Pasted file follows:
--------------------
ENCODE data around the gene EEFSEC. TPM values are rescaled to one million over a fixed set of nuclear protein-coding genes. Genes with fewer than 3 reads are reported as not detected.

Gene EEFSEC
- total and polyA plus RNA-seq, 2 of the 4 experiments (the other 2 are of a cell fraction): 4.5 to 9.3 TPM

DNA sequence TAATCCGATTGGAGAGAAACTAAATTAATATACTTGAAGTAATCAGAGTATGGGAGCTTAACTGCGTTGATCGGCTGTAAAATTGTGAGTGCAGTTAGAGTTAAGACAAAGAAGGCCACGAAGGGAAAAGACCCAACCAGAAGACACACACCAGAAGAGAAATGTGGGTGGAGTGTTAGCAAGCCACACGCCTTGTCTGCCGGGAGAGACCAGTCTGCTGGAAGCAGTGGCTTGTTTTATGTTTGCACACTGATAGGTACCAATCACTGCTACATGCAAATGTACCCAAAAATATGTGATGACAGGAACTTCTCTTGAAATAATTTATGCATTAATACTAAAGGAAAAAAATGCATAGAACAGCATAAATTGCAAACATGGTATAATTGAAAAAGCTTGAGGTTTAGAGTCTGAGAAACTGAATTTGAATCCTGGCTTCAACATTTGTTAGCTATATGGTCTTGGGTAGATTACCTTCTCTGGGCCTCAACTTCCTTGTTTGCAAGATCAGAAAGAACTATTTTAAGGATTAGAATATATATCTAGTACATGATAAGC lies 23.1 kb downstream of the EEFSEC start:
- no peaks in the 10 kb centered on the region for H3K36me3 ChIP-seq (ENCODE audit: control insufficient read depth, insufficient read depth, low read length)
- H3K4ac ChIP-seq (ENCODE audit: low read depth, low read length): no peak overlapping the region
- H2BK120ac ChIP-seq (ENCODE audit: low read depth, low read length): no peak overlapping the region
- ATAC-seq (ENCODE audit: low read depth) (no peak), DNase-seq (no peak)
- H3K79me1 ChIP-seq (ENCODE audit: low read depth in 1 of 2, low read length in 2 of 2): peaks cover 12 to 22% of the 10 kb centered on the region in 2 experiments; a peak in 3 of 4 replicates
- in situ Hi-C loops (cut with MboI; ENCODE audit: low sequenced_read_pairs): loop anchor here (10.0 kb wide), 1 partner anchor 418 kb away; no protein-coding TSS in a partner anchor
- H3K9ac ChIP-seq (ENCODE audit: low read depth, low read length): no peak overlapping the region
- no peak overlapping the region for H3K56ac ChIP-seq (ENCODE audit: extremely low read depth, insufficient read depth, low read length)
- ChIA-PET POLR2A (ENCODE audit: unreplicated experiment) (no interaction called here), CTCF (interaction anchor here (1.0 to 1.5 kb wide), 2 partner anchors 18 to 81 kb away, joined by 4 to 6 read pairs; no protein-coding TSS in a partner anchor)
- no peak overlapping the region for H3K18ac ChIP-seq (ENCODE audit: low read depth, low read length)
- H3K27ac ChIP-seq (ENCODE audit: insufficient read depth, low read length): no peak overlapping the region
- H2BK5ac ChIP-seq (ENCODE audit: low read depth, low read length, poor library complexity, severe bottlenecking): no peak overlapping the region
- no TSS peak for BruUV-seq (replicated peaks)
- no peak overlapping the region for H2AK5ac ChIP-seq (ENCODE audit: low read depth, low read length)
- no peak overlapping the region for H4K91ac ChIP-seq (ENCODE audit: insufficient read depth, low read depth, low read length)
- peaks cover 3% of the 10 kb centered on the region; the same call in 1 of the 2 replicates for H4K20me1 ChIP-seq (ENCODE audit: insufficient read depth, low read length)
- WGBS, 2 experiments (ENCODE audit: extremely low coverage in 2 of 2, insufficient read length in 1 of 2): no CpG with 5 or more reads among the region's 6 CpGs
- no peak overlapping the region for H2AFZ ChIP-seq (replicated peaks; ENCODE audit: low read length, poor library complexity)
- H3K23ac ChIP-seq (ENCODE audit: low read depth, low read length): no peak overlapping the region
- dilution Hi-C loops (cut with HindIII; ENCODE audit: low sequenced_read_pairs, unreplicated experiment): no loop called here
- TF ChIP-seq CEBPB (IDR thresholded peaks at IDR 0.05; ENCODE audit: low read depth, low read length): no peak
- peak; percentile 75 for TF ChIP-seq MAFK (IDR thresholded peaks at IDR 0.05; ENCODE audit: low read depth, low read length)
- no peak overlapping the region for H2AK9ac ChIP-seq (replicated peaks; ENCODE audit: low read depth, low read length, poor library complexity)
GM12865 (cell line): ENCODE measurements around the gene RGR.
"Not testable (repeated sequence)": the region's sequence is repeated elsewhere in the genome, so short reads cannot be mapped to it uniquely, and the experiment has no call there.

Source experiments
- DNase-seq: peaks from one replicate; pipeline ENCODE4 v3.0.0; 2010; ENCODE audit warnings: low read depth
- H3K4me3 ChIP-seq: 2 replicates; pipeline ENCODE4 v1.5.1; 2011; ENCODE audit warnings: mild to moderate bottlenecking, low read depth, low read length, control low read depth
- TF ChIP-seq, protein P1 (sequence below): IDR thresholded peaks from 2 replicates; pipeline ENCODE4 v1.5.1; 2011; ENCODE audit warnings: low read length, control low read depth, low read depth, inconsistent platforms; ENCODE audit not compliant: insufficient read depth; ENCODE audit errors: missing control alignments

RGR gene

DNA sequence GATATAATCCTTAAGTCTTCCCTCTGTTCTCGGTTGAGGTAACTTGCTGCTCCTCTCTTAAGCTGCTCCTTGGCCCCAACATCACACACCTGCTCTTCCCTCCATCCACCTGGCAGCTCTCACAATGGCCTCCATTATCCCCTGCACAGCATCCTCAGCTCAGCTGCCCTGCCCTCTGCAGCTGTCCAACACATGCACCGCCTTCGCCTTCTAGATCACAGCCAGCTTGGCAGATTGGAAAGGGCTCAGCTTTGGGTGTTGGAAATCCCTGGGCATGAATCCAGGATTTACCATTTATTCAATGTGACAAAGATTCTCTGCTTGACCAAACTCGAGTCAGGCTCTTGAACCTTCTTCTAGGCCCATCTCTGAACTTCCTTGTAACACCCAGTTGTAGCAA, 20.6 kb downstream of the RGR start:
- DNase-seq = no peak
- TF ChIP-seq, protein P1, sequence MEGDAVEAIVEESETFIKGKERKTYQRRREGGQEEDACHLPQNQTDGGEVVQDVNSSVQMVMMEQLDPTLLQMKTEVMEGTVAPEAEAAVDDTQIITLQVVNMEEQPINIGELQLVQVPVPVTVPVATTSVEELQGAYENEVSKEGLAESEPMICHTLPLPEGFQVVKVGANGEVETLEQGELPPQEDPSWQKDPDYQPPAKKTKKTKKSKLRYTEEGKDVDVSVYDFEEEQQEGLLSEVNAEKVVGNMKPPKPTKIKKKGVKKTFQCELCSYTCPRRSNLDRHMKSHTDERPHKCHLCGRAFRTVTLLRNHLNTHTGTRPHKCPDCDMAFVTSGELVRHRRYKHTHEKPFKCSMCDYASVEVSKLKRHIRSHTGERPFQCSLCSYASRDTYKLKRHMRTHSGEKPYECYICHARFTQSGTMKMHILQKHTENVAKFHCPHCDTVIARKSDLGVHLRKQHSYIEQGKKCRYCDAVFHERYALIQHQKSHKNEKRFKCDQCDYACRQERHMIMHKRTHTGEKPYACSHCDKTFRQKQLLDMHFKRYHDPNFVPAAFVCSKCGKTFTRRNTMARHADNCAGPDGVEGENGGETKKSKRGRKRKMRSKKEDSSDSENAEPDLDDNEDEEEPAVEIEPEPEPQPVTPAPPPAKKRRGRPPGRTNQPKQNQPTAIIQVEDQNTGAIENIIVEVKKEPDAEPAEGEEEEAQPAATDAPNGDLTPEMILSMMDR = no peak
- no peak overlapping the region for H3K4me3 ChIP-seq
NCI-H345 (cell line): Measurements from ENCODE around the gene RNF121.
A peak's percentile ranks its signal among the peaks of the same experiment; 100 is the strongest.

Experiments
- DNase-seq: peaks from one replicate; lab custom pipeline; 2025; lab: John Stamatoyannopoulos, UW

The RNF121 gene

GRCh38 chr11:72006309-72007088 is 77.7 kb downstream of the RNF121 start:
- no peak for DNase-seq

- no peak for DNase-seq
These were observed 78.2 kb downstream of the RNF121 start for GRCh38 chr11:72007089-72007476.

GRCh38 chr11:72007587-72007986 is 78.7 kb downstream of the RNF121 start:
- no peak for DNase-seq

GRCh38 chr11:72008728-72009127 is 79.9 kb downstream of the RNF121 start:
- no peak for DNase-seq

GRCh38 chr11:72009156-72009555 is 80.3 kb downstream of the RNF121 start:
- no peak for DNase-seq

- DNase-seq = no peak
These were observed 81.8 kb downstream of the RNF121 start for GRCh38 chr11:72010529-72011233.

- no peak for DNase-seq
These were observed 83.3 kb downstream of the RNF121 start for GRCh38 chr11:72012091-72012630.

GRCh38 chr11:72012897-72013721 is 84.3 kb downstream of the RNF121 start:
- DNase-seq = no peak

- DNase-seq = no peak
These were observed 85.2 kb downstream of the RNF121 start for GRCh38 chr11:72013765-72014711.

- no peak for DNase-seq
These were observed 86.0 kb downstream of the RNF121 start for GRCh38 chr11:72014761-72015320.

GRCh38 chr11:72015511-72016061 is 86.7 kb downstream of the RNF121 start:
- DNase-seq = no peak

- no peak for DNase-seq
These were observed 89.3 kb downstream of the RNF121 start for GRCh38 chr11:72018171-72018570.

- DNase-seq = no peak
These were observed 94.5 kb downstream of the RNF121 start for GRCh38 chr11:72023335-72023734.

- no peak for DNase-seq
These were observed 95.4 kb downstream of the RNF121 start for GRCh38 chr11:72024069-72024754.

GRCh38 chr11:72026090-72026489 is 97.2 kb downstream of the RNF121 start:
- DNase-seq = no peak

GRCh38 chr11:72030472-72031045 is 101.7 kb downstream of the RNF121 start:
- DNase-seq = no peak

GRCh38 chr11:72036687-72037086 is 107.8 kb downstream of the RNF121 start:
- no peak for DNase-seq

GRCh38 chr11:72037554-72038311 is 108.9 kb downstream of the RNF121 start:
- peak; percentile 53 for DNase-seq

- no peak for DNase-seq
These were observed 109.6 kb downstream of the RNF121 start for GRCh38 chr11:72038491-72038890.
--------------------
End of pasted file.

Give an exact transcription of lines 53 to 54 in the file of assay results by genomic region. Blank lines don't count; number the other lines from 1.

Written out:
- no peak for DNase-seq

- DNase-seq = no peak